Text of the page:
But some themes do not dynamically resize themselves for all browsers. In that case, you can resize your browser, and then reload the page to see if it fits itself properly. If it doesn’t fit itself into the window in a properly responsive fashion after reloading, then that theme is not responsive. Ditch it.

Make sure it’s fast enough

WebPageTest.org[cb_t1_sep border=”0px”][/cb_t1_sep]Speed is very important. It is a ranking factor in search rankings [1], but more importantly it directly affects your users.

Most visitors leave a website if it does not load in 3-4 seconds! [1] [2]

If the theme does not provide sufficient speeds in the most critical pages, then it will harm your website a lot.

To test the theme, go to its demo, and find the urls for single post and single page templates. Then visit WebPageTest.org and paste the url of the page you want to test in.

You should choose a test server that is in the same country/region with where you host your website. So, if your hosting is in California, pick a CA server. If it is in Germany, pick a server in Europe nearby. Its good to leave the browser choice as Chrome, since it provides good metrics.

Then start the test and check the results after test is done.

If the overall page load duration is over ~6 seconds, that theme is a no go. Ditch it.

If it does not exceed 4-5 seconds, its pretty normal for most WordPress themes.

If it loads faster than 3-4 seconds, * gasp *, you got a quite fast theme in your hands.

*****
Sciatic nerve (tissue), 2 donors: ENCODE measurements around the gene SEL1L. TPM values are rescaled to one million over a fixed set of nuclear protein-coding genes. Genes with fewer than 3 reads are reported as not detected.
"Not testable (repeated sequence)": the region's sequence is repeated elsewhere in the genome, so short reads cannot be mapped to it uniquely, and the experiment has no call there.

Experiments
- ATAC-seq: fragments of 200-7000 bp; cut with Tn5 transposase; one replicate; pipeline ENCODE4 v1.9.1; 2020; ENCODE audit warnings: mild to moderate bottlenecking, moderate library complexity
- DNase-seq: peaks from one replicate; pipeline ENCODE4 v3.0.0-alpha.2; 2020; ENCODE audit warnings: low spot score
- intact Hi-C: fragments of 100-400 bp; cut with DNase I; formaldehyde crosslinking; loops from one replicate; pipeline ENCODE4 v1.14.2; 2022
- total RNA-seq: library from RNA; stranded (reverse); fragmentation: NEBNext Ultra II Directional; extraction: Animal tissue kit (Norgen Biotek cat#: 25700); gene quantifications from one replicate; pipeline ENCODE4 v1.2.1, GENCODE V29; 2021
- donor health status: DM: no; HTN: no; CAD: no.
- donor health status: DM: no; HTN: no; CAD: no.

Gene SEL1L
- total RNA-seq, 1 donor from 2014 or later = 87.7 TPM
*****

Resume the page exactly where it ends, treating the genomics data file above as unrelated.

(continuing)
The demo may be using a caching plugin, but that does not matter – you will be using one too – something which you have to use. So that’s not a factor.

Alternatively you can test the main page too, in case your main page will be an important landing page for your visitors. But, generally themes contain a lot of bloat in their main page (a lot of which you can rip), so the test may not provide a good measure for the speed of the theme.

Test it with Chrome

Google ChromeYeah, test the theme specifically with Chrome.

Chrome is a very standards-compliant browser, and if it works well on Chrome, it means it will work on many other browsers.

Later IE versions towards IE11 are also increasingly more standards compliant, so you would be covered even with most IE users. IE8, IE9 are going away, don’t worry about them too much. And Edge is trying to be standards compliant as far as it goes.

Also, Chrome is a fast browser. You can get a feeling of how fast the theme will load for end users when you test with Chrome. If it does not load so fast and render well, then the theme may be kaput.

Long story short

There are many important factors to consider when choosing a WordPress Theme, but these are the most critical.

They make or break your website. Or your clients’ websites.

If you pay attention to these 4 main factors, you will be covered in most critical factors which affect website usability today, and also get on the good side of search providers. Which, is never bad.

Feel free to drop your tips in comments, if you think i missed anything similarly critical.